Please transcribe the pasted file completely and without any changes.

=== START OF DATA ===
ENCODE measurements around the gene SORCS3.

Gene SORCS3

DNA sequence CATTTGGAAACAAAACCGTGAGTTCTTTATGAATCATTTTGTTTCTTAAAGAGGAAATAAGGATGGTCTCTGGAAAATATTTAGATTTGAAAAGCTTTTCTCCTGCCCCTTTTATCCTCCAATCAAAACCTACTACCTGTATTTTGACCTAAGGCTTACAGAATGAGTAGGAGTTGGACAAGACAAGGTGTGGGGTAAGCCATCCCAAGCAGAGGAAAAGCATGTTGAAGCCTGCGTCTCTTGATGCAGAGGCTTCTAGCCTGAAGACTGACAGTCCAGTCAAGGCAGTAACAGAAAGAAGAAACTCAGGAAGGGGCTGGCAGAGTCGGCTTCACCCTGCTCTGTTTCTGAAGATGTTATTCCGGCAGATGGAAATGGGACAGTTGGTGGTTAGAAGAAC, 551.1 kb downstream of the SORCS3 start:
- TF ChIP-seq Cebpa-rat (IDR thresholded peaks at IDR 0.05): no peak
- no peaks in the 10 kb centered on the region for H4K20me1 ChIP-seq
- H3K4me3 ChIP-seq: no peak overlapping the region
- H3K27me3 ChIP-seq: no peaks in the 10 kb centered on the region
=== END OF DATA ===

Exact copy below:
ENCODE measurements around the gene SORCS3.

Gene SORCS3

DNA sequence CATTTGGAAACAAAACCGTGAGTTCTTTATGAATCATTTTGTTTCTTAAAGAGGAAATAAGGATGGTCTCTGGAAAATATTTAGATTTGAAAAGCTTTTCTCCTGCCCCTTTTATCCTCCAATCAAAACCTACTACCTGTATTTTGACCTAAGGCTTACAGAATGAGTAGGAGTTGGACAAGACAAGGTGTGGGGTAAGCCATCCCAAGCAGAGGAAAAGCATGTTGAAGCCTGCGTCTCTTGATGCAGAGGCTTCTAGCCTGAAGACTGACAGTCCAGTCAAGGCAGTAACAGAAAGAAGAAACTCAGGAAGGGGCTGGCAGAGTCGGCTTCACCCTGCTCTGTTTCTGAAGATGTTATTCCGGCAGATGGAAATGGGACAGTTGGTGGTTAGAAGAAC, 551.1 kb downstream of the SORCS3 start:
- TF ChIP-seq Cebpa-rat (IDR thresholded peaks at IDR 0.05): no peak
- no peaks in the 10 kb centered on the region for H4K20me1 ChIP-seq
- H3K4me3 ChIP-seq: no peak overlapping the region
- H3K27me3 ChIP-seq: no peaks in the 10 kb centered on the region